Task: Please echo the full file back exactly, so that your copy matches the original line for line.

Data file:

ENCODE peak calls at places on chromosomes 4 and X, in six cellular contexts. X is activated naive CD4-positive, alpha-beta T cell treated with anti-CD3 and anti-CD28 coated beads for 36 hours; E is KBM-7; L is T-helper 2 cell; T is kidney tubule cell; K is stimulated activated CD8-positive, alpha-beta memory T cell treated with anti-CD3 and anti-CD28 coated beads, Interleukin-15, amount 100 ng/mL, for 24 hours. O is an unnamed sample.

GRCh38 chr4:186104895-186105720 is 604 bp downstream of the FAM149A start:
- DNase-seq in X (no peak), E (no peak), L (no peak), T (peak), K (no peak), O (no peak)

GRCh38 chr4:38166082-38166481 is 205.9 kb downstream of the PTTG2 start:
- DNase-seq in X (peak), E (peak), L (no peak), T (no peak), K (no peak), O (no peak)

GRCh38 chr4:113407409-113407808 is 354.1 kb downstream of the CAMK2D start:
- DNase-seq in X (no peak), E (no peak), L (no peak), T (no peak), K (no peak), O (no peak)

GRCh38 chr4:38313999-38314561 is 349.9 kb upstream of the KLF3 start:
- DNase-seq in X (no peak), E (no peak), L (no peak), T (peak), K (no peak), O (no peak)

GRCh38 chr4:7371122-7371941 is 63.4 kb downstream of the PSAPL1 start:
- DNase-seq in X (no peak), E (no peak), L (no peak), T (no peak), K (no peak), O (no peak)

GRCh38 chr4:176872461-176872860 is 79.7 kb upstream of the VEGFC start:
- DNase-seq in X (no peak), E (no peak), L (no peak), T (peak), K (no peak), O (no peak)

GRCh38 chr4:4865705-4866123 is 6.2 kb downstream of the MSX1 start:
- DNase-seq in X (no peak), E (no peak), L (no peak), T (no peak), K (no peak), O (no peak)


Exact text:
ENCODE peak calls at places on chromosomes 4 and X, in six cellular contexts. X is activated naive CD4-positive, alpha-beta T cell treated with anti-CD3 and anti-CD28 coated beads for 36 hours; E is KBM-7; L is T-helper 2 cell; T is kidney tubule cell; K is stimulated activated CD8-positive, alpha-beta memory T cell treated with anti-CD3 and anti-CD28 coated beads, Interleukin-15, amount 100 ng/mL, for 24 hours. O is an unnamed sample.

GRCh38 chr4:186104895-186105720 is 604 bp downstream of the FAM149A start:
- DNase-seq in X (no peak), E (no peak), L (no peak), T (peak), K (no peak), O (no peak)

GRCh38 chr4:38166082-38166481 is 205.9 kb downstream of the PTTG2 start:
- DNase-seq in X (peak), E (peak), L (no peak), T (no peak), K (no peak), O (no peak)

GRCh38 chr4:113407409-113407808 is 354.1 kb downstream of the CAMK2D start:
- DNase-seq in X (no peak), E (no peak), L (no peak), T (no peak), K (no peak), O (no peak)

GRCh38 chr4:38313999-38314561 is 349.9 kb upstream of the KLF3 start:
- DNase-seq in X (no peak), E (no peak), L (no peak), T (peak), K (no peak), O (no peak)

GRCh38 chr4:7371122-7371941 is 63.4 kb downstream of the PSAPL1 start:
- DNase-seq in X (no peak), E (no peak), L (no peak), T (no peak), K (no peak), O (no peak)

GRCh38 chr4:176872461-176872860 is 79.7 kb upstream of the VEGFC start:
- DNase-seq in X (no peak), E (no peak), L (no peak), T (peak), K (no peak), O (no peak)

GRCh38 chr4:4865705-4866123 is 6.2 kb downstream of the MSX1 start:
- DNase-seq in X (no peak), E (no peak), L (no peak), T (no peak), K (no peak), O (no peak)